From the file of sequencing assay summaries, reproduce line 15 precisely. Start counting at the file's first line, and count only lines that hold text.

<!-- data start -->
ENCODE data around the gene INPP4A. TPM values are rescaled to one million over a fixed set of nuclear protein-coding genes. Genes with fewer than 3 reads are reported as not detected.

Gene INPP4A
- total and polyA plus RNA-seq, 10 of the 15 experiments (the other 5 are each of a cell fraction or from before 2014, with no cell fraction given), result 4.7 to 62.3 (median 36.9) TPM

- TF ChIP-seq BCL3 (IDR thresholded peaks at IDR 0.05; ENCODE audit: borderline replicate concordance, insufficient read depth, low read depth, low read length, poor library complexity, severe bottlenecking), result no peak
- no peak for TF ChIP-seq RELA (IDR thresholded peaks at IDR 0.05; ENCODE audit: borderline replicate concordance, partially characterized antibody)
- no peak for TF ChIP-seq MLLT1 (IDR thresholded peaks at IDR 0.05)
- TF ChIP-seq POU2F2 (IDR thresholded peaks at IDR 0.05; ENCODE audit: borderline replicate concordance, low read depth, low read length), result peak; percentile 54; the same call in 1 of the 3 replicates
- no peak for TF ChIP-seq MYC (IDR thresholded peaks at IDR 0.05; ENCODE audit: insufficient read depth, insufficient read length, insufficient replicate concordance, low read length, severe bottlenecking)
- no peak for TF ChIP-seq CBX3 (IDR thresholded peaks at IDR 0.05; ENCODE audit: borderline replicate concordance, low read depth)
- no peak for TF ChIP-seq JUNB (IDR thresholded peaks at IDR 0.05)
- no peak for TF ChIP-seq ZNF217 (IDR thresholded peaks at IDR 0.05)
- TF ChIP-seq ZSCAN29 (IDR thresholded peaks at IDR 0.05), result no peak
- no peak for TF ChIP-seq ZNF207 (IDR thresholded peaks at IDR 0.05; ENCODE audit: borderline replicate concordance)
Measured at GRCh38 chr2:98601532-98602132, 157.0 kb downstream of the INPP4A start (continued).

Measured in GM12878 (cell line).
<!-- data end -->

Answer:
Measured in GM12878 (cell line).